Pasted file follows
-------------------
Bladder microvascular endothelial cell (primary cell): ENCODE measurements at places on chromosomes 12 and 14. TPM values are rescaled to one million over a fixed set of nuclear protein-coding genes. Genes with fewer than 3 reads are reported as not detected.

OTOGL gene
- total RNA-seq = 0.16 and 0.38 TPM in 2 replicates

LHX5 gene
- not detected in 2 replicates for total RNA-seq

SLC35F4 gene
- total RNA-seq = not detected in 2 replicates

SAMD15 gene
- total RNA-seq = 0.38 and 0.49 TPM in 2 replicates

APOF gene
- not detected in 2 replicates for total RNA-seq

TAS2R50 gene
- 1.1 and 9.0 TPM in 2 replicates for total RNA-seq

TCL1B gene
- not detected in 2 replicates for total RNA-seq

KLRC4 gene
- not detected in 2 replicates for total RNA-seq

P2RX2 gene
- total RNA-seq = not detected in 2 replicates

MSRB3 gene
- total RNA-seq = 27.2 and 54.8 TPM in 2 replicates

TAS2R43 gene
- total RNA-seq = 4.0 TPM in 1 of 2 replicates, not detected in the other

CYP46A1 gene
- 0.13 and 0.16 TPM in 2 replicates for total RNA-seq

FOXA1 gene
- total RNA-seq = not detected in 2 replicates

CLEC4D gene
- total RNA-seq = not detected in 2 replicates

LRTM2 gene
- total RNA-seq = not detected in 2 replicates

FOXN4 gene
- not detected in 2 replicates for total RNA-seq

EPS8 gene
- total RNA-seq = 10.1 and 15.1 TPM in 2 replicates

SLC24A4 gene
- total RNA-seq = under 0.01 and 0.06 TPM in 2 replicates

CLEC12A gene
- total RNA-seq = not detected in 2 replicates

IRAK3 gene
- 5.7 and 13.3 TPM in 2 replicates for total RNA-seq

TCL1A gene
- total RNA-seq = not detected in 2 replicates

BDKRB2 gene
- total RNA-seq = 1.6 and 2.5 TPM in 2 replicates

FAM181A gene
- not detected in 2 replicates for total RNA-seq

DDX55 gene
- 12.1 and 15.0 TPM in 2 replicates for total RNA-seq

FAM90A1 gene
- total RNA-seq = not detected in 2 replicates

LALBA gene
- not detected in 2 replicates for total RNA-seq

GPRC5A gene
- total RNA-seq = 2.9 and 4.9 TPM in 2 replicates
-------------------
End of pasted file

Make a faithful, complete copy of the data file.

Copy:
Bladder microvascular endothelial cell (primary cell): ENCODE measurements at places on chromosomes 12 and 14. TPM values are rescaled to one million over a fixed set of nuclear protein-coding genes. Genes with fewer than 3 reads are reported as not detected.

OTOGL gene
- total RNA-seq = 0.16 and 0.38 TPM in 2 replicates

LHX5 gene
- not detected in 2 replicates for total RNA-seq

SLC35F4 gene
- total RNA-seq = not detected in 2 replicates

SAMD15 gene
- total RNA-seq = 0.38 and 0.49 TPM in 2 replicates

APOF gene
- not detected in 2 replicates for total RNA-seq

TAS2R50 gene
- 1.1 and 9.0 TPM in 2 replicates for total RNA-seq

TCL1B gene
- not detected in 2 replicates for total RNA-seq

KLRC4 gene
- not detected in 2 replicates for total RNA-seq

P2RX2 gene
- total RNA-seq = not detected in 2 replicates

MSRB3 gene
- total RNA-seq = 27.2 and 54.8 TPM in 2 replicates

TAS2R43 gene
- total RNA-seq = 4.0 TPM in 1 of 2 replicates, not detected in the other

CYP46A1 gene
- 0.13 and 0.16 TPM in 2 replicates for total RNA-seq

FOXA1 gene
- total RNA-seq = not detected in 2 replicates

CLEC4D gene
- total RNA-seq = not detected in 2 replicates

LRTM2 gene
- total RNA-seq = not detected in 2 replicates

FOXN4 gene
- not detected in 2 replicates for total RNA-seq

EPS8 gene
- total RNA-seq = 10.1 and 15.1 TPM in 2 replicates

SLC24A4 gene
- total RNA-seq = under 0.01 and 0.06 TPM in 2 replicates

CLEC12A gene
- total RNA-seq = not detected in 2 replicates

IRAK3 gene
- 5.7 and 13.3 TPM in 2 replicates for total RNA-seq

TCL1A gene
- total RNA-seq = not detected in 2 replicates

BDKRB2 gene
- total RNA-seq = 1.6 and 2.5 TPM in 2 replicates

FAM181A gene
- not detected in 2 replicates for total RNA-seq

DDX55 gene
- 12.1 and 15.0 TPM in 2 replicates for total RNA-seq

FAM90A1 gene
- total RNA-seq = not detected in 2 replicates

LALBA gene
- not detected in 2 replicates for total RNA-seq

GPRC5A gene
- total RNA-seq = 2.9 and 4.9 TPM in 2 replicates